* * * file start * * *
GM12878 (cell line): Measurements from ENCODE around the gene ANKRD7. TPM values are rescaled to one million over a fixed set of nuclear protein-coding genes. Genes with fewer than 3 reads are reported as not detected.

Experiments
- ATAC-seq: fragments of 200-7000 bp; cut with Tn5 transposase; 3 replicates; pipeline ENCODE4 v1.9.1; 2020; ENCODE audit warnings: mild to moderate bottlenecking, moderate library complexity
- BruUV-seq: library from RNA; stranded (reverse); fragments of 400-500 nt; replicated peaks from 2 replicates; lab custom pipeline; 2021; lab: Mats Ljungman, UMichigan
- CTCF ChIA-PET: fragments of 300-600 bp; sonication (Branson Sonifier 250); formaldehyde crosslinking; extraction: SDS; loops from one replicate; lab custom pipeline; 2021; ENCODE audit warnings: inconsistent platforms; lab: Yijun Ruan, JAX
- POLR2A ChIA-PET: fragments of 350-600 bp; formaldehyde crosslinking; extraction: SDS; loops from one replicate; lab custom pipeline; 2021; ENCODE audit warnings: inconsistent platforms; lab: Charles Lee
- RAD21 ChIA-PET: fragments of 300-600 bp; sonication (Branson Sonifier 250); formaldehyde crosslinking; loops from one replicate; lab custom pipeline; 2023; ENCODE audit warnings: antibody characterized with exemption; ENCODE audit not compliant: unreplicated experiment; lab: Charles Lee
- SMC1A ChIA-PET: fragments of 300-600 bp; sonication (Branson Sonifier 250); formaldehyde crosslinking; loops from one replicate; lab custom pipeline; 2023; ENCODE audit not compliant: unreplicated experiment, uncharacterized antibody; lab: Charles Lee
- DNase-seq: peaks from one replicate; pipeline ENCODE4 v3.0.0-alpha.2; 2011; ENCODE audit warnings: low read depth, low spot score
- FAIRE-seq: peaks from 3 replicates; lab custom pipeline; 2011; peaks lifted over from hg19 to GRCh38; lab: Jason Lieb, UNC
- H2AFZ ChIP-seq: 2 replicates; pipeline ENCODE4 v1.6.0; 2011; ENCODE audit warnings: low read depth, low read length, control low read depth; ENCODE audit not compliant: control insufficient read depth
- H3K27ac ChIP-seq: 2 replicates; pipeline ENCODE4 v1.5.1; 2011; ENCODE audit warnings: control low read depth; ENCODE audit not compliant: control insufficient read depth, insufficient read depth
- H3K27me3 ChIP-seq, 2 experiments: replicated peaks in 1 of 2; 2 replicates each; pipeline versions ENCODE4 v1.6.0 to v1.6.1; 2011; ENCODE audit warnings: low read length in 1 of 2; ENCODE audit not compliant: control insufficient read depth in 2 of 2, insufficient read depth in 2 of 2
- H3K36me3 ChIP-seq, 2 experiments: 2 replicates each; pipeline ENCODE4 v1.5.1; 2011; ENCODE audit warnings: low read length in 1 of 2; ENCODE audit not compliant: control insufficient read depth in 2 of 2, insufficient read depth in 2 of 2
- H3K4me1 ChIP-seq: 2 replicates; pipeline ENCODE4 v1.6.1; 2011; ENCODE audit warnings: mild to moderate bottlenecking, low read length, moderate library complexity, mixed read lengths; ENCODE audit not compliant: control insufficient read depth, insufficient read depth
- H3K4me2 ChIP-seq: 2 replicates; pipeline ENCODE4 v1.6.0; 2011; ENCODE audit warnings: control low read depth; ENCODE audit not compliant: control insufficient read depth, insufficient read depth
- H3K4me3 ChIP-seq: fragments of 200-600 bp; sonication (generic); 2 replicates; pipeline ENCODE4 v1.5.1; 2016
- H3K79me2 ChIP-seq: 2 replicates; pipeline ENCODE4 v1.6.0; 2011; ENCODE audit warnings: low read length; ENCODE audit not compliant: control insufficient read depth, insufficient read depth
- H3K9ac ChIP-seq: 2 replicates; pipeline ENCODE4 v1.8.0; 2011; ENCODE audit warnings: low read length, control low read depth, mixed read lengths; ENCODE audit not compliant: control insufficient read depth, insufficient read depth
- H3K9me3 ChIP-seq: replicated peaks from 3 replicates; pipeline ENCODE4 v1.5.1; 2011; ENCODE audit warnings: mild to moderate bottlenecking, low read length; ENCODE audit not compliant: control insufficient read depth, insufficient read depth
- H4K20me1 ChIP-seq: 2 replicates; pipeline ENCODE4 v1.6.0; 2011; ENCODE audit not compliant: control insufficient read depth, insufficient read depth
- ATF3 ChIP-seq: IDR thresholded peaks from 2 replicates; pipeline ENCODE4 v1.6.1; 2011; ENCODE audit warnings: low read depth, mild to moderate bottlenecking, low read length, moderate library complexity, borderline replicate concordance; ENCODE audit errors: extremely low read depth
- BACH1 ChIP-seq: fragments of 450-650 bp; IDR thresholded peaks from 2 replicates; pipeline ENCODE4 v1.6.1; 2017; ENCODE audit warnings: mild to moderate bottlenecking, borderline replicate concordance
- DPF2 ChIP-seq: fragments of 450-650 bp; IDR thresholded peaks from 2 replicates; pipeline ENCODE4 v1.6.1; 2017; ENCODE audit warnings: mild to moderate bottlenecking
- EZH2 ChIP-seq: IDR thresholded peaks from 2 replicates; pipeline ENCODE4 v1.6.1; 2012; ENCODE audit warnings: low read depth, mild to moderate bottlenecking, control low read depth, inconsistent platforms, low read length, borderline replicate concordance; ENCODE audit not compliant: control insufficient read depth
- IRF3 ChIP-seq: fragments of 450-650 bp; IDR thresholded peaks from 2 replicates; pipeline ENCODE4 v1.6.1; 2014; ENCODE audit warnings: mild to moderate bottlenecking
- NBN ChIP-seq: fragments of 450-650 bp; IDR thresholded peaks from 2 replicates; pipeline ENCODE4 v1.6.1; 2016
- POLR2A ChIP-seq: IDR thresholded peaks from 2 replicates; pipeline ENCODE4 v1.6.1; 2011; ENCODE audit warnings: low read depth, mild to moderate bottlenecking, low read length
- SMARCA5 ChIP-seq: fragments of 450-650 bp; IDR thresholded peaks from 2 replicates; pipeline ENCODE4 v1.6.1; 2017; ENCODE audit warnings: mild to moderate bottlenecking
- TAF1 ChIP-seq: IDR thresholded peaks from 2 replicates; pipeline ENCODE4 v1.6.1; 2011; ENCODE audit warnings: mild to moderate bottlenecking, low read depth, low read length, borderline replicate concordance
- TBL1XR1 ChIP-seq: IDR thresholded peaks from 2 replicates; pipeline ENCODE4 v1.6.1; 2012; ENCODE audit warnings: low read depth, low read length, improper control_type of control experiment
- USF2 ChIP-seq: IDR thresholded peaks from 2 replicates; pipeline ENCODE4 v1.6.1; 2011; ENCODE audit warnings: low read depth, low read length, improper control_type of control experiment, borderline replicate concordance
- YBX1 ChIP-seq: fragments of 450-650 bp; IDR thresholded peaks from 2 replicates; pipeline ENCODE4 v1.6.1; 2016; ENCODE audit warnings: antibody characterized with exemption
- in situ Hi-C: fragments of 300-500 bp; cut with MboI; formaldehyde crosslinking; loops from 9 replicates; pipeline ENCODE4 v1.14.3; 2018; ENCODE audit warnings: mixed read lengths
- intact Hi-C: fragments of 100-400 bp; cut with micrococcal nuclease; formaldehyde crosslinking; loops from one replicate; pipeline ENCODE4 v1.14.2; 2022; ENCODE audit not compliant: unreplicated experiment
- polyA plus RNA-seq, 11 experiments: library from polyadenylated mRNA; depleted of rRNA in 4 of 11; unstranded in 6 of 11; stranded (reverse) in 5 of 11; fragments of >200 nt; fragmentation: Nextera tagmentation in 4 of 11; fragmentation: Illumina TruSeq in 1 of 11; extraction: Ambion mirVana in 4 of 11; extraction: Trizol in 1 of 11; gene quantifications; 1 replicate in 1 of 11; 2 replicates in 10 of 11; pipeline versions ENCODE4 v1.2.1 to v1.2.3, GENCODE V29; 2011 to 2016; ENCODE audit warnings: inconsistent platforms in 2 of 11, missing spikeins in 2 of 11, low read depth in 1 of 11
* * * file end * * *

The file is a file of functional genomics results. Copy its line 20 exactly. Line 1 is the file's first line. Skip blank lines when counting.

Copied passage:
- H3K9me3 ChIP-seq: replicated peaks from 3 replicates; pipeline ENCODE4 v1.5.1; 2011; ENCODE audit warnings: mild to moderate bottlenecking, low read length; ENCODE audit not compliant: control insufficient read depth, insufficient read depth